Cerebral Aneurysms and Vascular Malformations

Cerebral Aneurysm

A complex network of blood vessels supplies the brain and eye. Occasionally, a blood vessel wall can become weak. If an abnormal outpouching in the wall of a blood vessel develops, it is called an aneurysm. An aneurysm in the brain can expand and press on important structures such as nerves, leading to loss of vision or double vision.

A sudden rupture of an aneurysm can be fatal. Treatment of aneurysms by an interventional neuroradiologist or neurosurgeon must be performed urgently if there is a risk for rupture. Dr. Banik coordinates and expedites care for her patients. She makes sure to get them the timely care they require.

Arteriovenous Malformation (AVM)

Another blood vessel abnormality that can cause vision loss is an arteriovenous malformation (AVM). An AVM is an abnormal direct communication between an artery (high flow vessel) and a vein (low flow vessel). The AVM causes expansion and dilation of the veins. This can compress the adjacent area or cause a lack of blood flow leading to a stroke.

When located in the area of the brain responsible for vision,  AVMs can cause peripheral vision loss in one half of  vision. After evaluation by Dr. Banik, an AVM may require treatment by an interventional neuroradiologist or neurosurgeon.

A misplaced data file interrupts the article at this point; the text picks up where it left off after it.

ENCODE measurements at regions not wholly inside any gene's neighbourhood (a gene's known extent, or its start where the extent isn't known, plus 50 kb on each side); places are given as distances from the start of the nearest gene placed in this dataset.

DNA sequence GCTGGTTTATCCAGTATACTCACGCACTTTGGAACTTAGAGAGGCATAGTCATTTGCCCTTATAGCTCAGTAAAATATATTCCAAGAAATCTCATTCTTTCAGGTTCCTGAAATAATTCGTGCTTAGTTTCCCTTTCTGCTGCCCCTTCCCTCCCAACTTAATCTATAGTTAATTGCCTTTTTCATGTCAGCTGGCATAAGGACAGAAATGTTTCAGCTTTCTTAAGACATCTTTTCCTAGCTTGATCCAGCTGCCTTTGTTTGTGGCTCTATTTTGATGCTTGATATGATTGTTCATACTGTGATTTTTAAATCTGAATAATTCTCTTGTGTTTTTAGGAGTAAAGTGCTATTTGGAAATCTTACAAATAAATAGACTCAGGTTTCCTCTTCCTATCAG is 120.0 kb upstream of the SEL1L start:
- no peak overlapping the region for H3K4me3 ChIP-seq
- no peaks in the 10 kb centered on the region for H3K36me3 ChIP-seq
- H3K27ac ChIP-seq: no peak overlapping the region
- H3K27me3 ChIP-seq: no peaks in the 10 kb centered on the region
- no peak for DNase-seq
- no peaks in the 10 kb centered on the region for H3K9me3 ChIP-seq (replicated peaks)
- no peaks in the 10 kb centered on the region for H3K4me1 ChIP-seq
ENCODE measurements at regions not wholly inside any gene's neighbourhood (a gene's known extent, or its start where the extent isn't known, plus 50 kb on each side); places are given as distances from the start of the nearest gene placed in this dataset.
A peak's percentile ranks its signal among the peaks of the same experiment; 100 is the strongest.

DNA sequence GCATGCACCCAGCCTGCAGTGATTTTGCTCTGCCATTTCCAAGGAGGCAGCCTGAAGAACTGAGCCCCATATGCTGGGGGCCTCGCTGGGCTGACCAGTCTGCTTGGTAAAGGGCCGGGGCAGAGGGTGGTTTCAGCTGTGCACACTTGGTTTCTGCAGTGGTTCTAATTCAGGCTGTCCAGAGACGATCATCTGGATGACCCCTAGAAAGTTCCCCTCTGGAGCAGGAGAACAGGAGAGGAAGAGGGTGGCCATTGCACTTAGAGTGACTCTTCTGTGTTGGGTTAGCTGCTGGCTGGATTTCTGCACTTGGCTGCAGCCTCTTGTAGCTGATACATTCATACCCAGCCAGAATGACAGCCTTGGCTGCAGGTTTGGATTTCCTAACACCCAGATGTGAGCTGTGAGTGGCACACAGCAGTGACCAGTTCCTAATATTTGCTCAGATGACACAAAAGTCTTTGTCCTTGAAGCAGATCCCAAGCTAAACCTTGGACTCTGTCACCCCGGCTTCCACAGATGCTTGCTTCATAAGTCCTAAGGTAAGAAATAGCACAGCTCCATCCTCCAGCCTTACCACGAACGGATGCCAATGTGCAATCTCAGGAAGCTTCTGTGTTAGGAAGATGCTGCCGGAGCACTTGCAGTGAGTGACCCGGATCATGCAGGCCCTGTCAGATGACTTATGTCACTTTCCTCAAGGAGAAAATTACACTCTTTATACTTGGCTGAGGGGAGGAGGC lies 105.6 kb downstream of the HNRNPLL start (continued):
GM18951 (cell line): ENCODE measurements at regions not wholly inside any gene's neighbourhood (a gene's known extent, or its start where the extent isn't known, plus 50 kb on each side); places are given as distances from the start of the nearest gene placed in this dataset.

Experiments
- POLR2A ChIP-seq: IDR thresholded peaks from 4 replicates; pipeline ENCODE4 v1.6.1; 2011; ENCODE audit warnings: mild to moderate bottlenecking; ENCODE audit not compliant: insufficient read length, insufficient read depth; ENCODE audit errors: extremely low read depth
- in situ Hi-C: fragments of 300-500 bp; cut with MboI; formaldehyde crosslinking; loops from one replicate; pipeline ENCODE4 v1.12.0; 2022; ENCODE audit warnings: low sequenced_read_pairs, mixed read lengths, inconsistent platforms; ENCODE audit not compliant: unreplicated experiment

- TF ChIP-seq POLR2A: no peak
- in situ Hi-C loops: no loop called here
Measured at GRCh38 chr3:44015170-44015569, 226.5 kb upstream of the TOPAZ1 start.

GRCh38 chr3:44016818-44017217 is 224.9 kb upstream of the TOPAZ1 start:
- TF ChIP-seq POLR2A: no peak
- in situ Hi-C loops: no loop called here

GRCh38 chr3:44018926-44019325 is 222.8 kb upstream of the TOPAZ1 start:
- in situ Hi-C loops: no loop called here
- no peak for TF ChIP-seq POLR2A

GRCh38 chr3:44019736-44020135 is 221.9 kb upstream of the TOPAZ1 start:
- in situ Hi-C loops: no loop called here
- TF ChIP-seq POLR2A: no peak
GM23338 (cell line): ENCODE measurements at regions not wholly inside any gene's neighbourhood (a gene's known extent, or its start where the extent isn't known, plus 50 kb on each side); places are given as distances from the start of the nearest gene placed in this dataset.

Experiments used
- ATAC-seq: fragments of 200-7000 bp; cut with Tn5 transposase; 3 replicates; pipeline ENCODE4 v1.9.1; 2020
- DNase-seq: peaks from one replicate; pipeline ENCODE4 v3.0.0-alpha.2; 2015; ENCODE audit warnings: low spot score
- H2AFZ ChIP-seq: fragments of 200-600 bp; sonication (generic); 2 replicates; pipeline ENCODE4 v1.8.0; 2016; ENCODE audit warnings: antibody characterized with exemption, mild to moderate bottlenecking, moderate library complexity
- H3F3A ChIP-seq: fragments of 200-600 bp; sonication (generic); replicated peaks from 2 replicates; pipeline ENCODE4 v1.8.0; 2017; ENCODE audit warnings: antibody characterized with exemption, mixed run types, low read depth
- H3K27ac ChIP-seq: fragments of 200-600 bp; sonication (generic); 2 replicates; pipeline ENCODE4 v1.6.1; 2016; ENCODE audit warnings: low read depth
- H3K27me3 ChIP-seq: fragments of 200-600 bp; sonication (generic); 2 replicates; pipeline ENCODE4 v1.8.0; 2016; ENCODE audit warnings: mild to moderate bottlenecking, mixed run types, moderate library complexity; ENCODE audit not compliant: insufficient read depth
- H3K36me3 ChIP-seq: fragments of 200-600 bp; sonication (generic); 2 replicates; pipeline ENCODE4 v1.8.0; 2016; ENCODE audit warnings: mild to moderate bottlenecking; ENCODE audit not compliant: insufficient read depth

Occasionally, blood vessels undergoing constant stress from high blood pressure or other vascular risk factors such as diabetes can become thickened and dilated and compress surrounding nerves. Usually the compression comes on very slowly and rarely requires treatment. However, some patients with more severe symptoms may elect to undergo treatment to decompress the affected nerve.


Arterial Stenosis 

The most common blood vessel abnormality is narrowing, or stenosis, causing an increased risk for stroke. This occurs in patients over the age of 50 with vascular risk factors such as diabetes, high blood pressure, high cholesterol, smoking, sleep apnea, or a strong family history.

Usually, there are no symptoms of arterial stenosis until it becomes more severe. One may experience transient ischemic attacks (TIAs) or “mini-strokes”, which are episodes of lack of blood flow to an area. Symptoms can include sudden painless loss of vision in one eye, drooping of the face, numbness or weakness on one side of the body.

Whether Rudrani Banik, MD is the first Neuro-Ophthalmologist you are visiting for treatment of a vascular issue within the brain or the last one, she will make sure she does everything in her power to find an effective treatment to help you see and function better.